The "high-water mark" of that period was when I started to try and moderate some Wikipedia disputes as part of the mediation cabal. I've always been a diplomat and have a passion for helping folks come to a common understanding. One instance particularly stood out as unpleasant: it resulted in someone I can only term a "wacko" writing a 60-page letter to the Dean of my program, AnnaLee (Anno) Saxenian, about alleged misconduct on my part as a mediator. Anno, of course, paid zero heed to it as she's familiar with my integrity and diplomatic tendencies.

Fast forward to this weekend, I received a communication from the person who felt wronged, almost 7 years later (and wrote the 60-page letter to Anno). He had the gall to reinstate a demand for monetary compensation (I forget why).

Anyway, in the interest of not feeding trolls but holding them up, I give you Thomas Cool, likely still indefinitely banned from Wikipedia:

-------- Original Message --------
Subject: W.r.t. democracy
Date: Mon, 18 Feb 2013 09:51:24 +0100
From: Thomas Cool / Thomas Colignatus

Dear dr. Hall,

You may recall my person from an unhappy situation at wikipedia in 2006. Someone asked me what I thought about the current entry on Arrow's theorem, and this caused me to update my comments on that. It appears that wikipedia has been misleading its readers since 2006. That update of my comments is in English as a supplement to a Dutch text:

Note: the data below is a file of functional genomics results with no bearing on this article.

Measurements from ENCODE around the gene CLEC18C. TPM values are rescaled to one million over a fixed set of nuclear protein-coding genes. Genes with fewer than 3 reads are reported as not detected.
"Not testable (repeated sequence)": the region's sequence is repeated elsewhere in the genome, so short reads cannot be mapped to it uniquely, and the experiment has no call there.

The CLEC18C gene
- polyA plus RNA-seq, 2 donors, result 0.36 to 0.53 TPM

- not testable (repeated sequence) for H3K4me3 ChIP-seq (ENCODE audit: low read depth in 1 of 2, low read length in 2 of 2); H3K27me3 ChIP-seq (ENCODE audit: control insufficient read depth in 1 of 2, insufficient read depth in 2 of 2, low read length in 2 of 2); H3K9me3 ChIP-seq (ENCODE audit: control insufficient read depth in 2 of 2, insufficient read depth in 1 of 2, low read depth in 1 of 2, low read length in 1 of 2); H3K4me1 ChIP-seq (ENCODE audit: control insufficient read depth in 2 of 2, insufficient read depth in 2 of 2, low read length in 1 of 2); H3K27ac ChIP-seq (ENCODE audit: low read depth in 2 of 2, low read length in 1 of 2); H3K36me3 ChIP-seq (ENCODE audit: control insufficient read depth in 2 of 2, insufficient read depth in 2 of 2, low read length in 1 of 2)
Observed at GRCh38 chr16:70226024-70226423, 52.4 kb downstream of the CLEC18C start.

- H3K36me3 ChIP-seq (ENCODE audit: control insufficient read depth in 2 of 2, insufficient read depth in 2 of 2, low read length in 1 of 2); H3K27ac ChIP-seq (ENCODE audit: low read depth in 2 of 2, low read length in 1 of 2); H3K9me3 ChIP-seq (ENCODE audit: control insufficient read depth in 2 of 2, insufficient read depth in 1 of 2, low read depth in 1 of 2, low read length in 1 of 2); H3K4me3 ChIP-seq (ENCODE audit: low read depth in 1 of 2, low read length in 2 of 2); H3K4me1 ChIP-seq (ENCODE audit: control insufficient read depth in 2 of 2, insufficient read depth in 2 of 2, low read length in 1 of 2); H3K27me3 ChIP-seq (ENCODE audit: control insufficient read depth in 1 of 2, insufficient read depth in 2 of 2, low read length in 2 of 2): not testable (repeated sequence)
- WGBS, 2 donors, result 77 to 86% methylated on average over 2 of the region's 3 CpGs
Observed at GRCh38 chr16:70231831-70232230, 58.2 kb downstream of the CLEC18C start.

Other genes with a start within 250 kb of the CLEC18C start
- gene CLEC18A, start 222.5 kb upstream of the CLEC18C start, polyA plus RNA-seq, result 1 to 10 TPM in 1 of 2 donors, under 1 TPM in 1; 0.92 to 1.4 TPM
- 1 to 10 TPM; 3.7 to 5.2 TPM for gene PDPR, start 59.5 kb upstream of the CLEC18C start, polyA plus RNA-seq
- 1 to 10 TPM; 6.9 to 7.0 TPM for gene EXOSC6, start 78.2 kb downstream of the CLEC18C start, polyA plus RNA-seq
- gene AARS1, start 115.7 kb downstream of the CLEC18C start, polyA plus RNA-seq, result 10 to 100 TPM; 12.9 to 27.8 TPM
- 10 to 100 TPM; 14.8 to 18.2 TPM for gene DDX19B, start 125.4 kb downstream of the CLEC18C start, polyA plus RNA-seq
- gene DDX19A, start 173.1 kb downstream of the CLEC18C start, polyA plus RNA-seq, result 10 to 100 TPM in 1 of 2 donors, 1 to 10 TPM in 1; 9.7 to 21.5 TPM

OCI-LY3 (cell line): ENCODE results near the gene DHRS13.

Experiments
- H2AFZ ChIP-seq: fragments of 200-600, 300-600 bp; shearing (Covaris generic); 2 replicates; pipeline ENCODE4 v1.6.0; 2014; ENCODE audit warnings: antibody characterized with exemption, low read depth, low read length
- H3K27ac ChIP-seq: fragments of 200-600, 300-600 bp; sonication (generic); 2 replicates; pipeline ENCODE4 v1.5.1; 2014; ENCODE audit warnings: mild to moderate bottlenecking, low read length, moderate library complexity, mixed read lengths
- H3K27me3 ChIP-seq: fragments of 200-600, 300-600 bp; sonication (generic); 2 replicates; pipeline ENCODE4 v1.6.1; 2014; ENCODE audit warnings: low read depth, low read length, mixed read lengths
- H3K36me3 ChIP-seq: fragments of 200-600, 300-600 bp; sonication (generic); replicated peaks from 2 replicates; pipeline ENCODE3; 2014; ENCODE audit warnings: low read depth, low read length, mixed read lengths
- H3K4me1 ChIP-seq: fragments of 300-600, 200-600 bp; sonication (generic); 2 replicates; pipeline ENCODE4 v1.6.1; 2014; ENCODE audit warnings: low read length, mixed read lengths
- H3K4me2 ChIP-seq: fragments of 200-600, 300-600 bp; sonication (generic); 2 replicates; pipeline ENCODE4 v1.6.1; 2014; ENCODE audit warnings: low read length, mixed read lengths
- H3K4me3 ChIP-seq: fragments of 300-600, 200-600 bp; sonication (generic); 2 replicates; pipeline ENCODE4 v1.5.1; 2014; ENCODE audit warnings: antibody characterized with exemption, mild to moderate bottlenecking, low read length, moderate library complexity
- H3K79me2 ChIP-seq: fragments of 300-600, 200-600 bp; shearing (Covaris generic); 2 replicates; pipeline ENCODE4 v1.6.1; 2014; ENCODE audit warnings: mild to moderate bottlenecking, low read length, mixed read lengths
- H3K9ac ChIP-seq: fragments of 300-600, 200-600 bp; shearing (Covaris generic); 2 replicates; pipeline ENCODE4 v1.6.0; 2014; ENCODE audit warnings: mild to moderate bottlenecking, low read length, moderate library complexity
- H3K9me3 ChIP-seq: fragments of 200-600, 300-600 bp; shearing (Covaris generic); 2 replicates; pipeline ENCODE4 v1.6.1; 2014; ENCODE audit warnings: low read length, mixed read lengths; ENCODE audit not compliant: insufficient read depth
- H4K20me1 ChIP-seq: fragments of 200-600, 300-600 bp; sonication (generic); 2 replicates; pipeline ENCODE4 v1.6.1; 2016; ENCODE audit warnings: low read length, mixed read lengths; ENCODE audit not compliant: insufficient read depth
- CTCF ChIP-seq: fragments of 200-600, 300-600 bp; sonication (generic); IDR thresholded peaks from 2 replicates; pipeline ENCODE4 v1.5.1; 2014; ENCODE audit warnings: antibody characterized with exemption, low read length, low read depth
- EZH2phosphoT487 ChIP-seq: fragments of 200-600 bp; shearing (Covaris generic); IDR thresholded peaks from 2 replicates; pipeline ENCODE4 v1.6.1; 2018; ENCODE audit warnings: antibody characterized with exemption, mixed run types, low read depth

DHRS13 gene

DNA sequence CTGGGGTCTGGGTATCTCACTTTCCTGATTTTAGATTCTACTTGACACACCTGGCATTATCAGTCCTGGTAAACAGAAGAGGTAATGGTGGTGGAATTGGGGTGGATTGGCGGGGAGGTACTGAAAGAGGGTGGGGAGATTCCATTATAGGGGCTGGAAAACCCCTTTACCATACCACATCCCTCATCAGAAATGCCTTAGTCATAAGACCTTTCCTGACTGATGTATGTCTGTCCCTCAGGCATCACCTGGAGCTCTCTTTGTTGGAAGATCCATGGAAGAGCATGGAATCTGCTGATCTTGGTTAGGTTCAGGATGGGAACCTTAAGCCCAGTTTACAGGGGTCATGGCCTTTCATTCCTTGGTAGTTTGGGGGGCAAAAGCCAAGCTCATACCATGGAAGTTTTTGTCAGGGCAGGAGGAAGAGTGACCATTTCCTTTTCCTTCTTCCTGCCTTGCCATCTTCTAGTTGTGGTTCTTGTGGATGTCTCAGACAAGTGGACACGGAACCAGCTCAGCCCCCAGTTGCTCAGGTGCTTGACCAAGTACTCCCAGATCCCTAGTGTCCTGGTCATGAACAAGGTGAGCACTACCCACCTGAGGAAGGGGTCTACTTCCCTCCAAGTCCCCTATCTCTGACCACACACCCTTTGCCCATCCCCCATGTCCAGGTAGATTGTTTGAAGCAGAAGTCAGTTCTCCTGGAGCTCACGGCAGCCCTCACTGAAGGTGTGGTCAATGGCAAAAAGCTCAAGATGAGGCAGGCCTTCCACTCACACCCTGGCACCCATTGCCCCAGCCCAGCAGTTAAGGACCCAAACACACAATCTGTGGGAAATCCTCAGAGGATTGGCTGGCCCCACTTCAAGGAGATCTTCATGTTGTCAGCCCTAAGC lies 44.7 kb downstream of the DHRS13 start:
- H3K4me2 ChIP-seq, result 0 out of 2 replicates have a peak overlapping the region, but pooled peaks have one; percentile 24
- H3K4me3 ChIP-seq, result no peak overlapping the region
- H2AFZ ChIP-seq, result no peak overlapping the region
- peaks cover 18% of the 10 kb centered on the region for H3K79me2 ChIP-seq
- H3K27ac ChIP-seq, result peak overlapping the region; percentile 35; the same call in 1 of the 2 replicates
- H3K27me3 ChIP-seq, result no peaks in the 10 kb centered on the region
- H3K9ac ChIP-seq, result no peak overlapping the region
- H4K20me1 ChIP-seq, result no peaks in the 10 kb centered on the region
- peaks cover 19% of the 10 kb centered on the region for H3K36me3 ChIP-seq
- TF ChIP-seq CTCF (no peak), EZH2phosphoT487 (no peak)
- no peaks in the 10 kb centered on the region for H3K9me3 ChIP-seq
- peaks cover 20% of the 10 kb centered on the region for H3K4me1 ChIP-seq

I think that it is fair to apply 4% interest over the seven years since 2006. The sum of $150 turns into $197. I use paypal at (still the same). My advice is that you also buy a copy of Mathematica and a license of my Economics Pack (a professional licence now is $99), so that you can start studying on the problem.

Allow me to congratulate you on completing your Ph.D. thesis. My hope is that you are better aware of scientific integrity now. Nevertheless, allow me to advise you to discuss the issue with your director Leslie Harris, just to be sure. We must hope that a Center for Democracy & Technology really understands what democracy is about.

Sincerely yours,

Thomas Cool / Thomas Colignatus Econometrician and teacher of mathematics Scheveningen, Holland

PM. The other relevant links:

Please note that I switched from to this different location, but otherwise the links are the same.